The importance of strain specificity now proven in court

A federal jury in the US recently ruled in favor of Prof. De Simone against Alfasigma, for false advertising, unjust enrichment, and unpaid royalties. Prof. De Simone has now regained the rights to the strain combination used in the probiotic product Visbiome.

15 years before the lawsuit was filed De Simone had entered into a joint venture with Sigma-Tau, during which they started to sell a product, VSL#3, using the licensed IP. The relationship ended in 2014, and there was a fight over who had the rights to the know-how behind the brand VSL#3.

Sigma-Tau, later Alfasigma, advertised that the formulation it was selling after De Simone ended their agreement was the same as the one sold during their partnership. They continued to call this product by its original brand name VSL#3 and continued referring to the clinical research on the original product, claiming that the “new” VSL#3 was effective and safe. During the trial, it was proven that the “new” VSL#3 was not the same as De Simone’s original invention and had never been tested in humans to ensure that it performs the same as the original formula. It contains the same probiotic species but not the same strains. This means that the importance of strain specificity has now been proven in court.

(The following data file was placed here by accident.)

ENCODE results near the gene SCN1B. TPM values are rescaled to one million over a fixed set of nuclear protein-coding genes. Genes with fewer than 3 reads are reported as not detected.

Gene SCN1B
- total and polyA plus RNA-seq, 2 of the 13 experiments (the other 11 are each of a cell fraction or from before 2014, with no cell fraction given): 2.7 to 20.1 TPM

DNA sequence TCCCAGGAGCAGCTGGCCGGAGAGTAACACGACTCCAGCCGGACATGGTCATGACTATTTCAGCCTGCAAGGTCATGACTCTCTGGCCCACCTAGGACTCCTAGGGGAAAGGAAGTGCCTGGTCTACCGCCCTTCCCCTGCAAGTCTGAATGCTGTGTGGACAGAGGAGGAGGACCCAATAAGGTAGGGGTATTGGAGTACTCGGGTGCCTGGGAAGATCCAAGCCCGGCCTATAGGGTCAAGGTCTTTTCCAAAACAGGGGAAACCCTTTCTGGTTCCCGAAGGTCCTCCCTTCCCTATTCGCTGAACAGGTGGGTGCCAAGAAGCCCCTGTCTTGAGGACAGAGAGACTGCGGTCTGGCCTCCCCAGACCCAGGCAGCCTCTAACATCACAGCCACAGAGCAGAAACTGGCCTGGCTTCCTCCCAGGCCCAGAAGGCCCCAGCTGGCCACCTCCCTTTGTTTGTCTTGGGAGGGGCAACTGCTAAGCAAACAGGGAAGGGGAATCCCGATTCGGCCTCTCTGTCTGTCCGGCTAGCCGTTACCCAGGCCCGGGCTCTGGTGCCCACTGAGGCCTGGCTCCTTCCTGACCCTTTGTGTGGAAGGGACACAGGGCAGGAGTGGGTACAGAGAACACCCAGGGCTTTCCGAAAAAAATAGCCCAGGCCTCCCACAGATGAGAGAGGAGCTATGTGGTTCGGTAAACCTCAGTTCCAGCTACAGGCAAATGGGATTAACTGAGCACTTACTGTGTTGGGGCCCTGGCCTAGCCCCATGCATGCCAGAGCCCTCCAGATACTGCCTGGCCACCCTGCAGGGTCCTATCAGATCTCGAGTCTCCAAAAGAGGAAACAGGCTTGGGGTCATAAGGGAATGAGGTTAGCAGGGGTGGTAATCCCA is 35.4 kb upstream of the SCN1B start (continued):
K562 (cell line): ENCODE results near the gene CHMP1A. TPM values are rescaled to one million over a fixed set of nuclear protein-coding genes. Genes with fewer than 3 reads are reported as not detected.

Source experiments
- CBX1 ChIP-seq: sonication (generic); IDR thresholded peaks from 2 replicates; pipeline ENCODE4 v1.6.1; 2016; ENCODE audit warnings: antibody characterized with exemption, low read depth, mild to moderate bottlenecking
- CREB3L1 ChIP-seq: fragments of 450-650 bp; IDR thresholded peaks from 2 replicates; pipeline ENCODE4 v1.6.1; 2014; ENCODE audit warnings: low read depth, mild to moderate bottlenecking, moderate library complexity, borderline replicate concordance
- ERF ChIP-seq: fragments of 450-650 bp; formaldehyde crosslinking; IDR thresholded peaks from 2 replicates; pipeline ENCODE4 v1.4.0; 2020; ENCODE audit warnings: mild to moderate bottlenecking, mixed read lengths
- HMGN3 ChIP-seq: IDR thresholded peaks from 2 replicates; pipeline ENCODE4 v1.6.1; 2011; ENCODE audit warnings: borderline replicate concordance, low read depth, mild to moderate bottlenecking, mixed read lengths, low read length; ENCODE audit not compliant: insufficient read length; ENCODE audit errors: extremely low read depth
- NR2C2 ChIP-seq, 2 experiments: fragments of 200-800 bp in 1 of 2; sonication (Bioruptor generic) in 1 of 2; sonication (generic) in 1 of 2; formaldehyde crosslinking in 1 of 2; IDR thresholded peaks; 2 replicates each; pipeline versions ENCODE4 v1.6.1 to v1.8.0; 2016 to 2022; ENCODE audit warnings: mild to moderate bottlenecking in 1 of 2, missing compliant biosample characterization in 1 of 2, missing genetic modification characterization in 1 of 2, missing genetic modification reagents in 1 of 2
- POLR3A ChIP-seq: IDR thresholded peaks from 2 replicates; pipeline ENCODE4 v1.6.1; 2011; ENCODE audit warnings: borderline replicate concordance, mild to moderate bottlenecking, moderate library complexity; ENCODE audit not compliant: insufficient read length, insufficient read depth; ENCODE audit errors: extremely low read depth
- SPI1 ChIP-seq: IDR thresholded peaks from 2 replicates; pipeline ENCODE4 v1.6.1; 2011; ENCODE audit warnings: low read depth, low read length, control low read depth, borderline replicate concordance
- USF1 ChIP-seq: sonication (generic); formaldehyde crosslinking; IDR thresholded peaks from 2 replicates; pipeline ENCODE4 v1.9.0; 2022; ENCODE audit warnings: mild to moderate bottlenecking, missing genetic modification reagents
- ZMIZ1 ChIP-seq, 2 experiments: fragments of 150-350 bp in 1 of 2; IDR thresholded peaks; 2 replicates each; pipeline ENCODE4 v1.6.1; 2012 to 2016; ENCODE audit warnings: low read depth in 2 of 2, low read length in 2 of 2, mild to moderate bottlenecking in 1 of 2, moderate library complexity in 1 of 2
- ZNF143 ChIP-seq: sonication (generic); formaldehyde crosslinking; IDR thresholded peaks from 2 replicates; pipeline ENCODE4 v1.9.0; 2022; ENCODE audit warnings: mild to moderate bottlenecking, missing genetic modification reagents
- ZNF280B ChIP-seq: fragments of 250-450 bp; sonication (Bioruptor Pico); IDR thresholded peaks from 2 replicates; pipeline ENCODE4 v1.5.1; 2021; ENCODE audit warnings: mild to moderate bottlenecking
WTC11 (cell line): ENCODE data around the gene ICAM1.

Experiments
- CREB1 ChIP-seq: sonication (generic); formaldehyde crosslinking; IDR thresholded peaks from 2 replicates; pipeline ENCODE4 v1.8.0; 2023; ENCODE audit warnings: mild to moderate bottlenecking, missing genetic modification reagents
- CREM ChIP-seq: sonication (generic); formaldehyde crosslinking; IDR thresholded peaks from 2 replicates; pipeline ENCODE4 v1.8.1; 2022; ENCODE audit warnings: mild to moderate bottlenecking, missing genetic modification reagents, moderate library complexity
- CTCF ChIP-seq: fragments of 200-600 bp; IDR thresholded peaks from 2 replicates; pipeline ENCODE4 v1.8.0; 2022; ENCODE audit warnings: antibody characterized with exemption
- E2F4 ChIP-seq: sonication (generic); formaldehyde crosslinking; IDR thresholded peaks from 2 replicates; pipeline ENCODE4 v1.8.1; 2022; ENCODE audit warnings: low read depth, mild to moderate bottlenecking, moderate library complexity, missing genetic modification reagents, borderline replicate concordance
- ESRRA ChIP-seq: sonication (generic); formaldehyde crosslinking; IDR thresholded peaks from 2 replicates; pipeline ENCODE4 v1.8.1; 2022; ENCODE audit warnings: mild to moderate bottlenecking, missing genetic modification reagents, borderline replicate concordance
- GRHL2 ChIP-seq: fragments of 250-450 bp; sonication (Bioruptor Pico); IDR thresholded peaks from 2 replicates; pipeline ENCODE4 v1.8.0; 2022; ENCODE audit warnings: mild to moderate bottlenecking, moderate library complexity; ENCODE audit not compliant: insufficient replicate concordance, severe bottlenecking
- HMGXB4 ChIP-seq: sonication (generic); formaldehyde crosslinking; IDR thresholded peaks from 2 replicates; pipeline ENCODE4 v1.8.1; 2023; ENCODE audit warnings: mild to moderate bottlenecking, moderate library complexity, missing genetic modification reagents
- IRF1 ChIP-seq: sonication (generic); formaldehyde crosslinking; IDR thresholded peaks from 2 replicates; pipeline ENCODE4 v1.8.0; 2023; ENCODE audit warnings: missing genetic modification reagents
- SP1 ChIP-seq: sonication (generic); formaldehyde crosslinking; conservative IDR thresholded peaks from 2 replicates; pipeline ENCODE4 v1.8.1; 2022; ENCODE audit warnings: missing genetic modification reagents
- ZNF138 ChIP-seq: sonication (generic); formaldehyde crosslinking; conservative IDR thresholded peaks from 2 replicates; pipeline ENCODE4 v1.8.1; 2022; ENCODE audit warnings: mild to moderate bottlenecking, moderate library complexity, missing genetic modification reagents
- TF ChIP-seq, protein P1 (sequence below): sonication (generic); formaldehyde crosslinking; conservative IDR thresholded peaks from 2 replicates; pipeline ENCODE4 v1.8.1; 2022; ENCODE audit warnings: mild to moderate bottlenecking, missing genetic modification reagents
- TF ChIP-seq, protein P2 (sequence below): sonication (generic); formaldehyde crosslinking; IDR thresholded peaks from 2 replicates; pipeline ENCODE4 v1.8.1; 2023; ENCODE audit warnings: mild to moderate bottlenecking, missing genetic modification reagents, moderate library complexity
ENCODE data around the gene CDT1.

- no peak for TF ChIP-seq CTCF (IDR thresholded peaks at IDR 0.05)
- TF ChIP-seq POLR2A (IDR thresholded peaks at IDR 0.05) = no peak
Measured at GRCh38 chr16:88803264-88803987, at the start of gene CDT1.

Prof. De Simone has earlier won a similar case in Germany and is now bringing suits in South Korea, India, Switzerland, Italy and the UK.

From BioGaia’s perspective this verdict is important. It means that the validity of strain specificity has now been proven in court.

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